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Try making a short break in the very beginning of Varvarka St. and enjoy the beautiful view. Opposite the Church of St.Barbara you can see the building of the Middle Trading Rows. A bit further there is the Merchant Court and on the opposite side – the Church of Maxim the Blessed. Between this church and the church of St.Barbara you can see one of Stalin’s high-rise buildings, the one on Kotelnicheskaya embankment. Many famous scientists, actors, military leaders and architects lived in this house. The view to the Raushskaya embankment is blocked greatly by the construction site fence, where many tourist buses stop. But you can still see the smokestacks of a power plant as well as the “Balchug-Kempinsky” hotel on the opposite side of the river. Furthermore, you can see a green-brown office building with big windows, Bolshoi Moskvoretsky Bridge and Vasilyevsky Slope square.
Next to the Moscow river bridge you can clearly see the Kremlin wall and its Beklemishevskaya tower. All the achievements of the medieval military science are concentrated here: four floors for circular fire, a fighting ground surrounded by mounted loopholes, a well and a special hiding place to listen and prevent the undermine. This is one of the few towers in Kremlin that almost hasn’t been rebuilt. The next tower is called Konstantino-Yeleninskaya and it used to have gates. Further is the Nabatnaya tower that served as fire alarm in ancient times. Between the towers one can see the Ivan the Great belfry and the Kremlin’s cathedrals. On the edge of Vasilievsky slope there is a cathedral that has become a symbol of Moscow – the Cathedral of Pokrov on the ditch, more famous as St. Basil’s Cathedral. This masterpiece of Russian architecture is included into UNESCO’s World Heritage list.
Kitay-gorod is one of the oldest parts of Moscow. It appeared nearby the old wooden Kremlin. Although the name translates as “Chinatown,” it probably derives from kita (wattle), referring to the wall that surrounded this early Kremlin suburb. Today, remains of an old city wall and colorful churches are scattered throughout this ancient neighborhood.
The stone walls were erected in the 16th century by an Italian architect known under the name Petrok Maly and originally featured 13 towers and six gates. They were as thick as they were high. The last of the towers were demolished in the 1930s, but small portions of the wall still stand. One of two remaining parts of the wall is located in Zaryadye and the other near the exit from the Okhotny Ryad station of Moscow Metro behind the Hotel Metropol.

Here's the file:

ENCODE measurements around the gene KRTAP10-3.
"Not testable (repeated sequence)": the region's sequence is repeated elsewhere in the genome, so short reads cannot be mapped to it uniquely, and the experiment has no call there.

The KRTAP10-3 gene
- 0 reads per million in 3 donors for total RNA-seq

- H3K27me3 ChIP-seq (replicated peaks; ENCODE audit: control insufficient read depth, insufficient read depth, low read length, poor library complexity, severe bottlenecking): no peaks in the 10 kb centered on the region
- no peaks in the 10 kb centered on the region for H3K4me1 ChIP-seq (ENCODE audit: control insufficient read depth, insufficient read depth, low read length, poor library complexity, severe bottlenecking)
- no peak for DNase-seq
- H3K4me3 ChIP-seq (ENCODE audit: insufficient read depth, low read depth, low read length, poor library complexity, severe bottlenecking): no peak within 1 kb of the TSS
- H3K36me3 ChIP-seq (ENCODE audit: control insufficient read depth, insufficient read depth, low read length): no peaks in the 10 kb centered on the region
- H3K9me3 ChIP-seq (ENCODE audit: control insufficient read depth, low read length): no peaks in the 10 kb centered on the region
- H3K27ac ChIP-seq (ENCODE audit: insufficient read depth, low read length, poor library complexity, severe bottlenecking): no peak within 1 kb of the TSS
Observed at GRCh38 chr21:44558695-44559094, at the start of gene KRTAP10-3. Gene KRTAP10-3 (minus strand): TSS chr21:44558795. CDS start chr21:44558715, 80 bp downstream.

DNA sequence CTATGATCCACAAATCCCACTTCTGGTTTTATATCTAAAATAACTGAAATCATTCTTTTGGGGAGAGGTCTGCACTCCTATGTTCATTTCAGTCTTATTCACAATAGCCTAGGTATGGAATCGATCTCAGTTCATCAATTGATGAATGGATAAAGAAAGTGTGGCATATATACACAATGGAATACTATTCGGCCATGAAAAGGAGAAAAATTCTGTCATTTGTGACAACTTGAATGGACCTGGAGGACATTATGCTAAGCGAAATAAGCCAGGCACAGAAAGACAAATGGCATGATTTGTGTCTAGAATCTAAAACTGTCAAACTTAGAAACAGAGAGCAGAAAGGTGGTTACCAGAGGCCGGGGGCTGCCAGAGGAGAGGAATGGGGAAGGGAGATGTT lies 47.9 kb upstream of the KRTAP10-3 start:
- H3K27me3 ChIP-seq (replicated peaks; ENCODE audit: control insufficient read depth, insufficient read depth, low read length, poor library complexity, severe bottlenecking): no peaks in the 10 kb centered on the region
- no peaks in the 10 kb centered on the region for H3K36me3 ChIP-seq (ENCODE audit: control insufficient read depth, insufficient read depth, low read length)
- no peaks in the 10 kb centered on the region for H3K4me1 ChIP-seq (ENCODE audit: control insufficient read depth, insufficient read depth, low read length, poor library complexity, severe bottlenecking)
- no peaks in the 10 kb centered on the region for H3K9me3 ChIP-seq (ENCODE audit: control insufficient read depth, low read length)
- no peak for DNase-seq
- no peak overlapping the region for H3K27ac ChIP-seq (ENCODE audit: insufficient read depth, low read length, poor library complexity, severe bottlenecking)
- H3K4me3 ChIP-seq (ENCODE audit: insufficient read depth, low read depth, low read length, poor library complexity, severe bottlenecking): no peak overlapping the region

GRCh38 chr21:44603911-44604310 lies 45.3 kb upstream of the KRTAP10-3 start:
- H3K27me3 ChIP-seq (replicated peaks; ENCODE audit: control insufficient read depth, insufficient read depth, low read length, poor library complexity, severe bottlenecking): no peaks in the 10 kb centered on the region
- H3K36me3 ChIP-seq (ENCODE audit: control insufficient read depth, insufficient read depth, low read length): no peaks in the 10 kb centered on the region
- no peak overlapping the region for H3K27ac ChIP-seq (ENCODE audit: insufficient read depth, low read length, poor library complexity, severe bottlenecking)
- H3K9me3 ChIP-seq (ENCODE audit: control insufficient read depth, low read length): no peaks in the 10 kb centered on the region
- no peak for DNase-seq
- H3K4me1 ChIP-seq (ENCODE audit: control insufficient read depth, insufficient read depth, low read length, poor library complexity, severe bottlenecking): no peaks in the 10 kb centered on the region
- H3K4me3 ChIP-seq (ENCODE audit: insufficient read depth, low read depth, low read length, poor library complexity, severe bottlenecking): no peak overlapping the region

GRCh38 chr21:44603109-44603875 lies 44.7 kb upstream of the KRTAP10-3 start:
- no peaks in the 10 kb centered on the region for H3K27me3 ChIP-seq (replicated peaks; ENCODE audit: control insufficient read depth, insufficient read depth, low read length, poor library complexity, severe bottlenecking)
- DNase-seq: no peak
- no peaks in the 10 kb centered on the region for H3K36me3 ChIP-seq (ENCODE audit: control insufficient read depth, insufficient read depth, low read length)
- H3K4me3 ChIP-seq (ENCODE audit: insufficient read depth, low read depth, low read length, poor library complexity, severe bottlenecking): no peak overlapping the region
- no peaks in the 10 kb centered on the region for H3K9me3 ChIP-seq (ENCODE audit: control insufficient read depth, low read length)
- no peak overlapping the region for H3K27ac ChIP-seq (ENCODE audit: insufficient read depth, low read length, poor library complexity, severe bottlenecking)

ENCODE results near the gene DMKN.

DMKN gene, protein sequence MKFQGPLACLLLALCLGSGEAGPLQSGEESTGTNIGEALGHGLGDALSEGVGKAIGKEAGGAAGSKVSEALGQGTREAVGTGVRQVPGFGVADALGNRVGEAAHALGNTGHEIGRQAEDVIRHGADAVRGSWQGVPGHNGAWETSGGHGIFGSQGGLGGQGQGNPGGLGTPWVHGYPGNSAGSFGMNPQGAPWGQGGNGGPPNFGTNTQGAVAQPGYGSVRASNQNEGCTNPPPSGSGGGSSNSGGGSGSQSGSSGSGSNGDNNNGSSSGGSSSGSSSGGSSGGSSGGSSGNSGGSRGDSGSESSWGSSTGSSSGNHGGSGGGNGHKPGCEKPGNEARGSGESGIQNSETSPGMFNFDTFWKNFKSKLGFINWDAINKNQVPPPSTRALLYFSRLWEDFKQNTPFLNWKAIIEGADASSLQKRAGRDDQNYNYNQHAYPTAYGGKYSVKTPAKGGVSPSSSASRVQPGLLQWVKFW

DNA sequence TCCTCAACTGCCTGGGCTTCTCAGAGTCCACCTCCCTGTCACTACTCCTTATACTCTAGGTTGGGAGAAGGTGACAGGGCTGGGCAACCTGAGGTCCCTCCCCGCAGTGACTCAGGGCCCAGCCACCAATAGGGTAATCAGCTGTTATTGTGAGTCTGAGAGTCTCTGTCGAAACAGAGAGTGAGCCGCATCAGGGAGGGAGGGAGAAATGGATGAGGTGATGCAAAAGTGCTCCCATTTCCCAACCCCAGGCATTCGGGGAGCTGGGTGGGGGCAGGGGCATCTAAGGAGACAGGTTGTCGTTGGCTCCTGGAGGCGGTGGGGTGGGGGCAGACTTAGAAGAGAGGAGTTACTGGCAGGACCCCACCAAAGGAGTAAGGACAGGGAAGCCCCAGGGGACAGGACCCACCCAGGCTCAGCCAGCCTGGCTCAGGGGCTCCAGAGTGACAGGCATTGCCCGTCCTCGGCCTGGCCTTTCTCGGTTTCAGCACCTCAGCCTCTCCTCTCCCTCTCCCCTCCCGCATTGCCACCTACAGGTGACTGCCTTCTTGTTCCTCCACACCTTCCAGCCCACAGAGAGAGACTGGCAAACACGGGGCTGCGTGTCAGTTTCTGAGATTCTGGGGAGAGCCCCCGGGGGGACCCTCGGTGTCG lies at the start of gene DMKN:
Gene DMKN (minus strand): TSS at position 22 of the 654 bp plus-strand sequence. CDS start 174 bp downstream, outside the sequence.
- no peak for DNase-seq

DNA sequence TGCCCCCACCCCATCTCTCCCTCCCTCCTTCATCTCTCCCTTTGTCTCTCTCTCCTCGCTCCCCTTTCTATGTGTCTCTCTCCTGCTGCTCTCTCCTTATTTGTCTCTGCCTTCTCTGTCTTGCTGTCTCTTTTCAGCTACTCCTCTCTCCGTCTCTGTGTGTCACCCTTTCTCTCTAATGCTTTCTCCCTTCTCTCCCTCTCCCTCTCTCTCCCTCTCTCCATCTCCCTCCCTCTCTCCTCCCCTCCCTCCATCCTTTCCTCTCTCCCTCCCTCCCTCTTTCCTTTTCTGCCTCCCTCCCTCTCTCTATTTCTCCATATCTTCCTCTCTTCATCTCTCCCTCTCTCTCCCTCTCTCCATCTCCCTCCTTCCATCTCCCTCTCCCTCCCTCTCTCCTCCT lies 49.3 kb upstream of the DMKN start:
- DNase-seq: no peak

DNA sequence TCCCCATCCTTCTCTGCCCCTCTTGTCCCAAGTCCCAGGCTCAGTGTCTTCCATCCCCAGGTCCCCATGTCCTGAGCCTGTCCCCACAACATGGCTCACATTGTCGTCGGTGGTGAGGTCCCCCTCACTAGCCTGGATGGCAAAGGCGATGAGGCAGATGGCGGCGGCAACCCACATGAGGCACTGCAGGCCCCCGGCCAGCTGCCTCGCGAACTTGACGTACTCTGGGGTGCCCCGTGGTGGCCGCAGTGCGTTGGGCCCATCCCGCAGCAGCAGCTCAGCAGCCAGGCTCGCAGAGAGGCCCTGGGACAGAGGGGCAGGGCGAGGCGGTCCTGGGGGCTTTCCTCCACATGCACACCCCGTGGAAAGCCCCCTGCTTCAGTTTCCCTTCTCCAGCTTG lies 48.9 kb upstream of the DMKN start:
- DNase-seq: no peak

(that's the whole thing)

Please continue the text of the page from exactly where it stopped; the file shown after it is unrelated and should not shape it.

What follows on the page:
Kitay-gorod starts at Red Square. Apart from Red Square, the quarter is bordered by the chain of Central Squares of Moscow, notably Theatre Square (in front of Bolshoi Theatre), Lubyanka Square (in front of the KGB headquarters), and Slavyanskaya Square.
Since time immemorial Kitay-gorod has been developing as a trading area. And for centuries it was known as the most prestigious business area of Moscow. Its three main streets — Varvarka, Ilyinka, and Nikolskaya — are lined with banks, shops, and storehouses. There are also lots of historical buildings that relate to the heritage of the federal and global importance now.
In our tour you will walk along Nikolskaya Street that is famous for being the site of Moscow's first university, the Slavic Greek Latin Academy, housed in extant Zaikonospassky monastery (1660s). Another monastery cathedral, the main church of Epiphany Bogoyavlensky Monastery (1690s), is the oldest male monastery in Moscow, stands in the middle of Kitay-gorod in the eponymous Bogoyavlensky Lane. The 18th century survives in the exterior walls of the otherwise rebuilt Gostiny Dvor (Guest Merchant's Court) by Giacomo Quarenghi.
A whole quarter of Kitay-gorod adjacent to the Moskva River and known as Zaryadye (now just Varvarka Street) was demolished in the 20th century, sparing only those structures that were classified as historic monuments. These include the Cathedral of the Sign (1679–84), the Church of All Saints (1680s), St. George's Church on Pskov Hill (1657), St. Maksim's Church (1698), St. Anna's Church at the Corner (1510s), St. Barbara's Church (1796–1804), the Old English Embassy (1550s), and the 16th century Romanov boyar residence. The two last are the museums. You can visit them to see the life of the first Romanovs in the 16-17th centuries.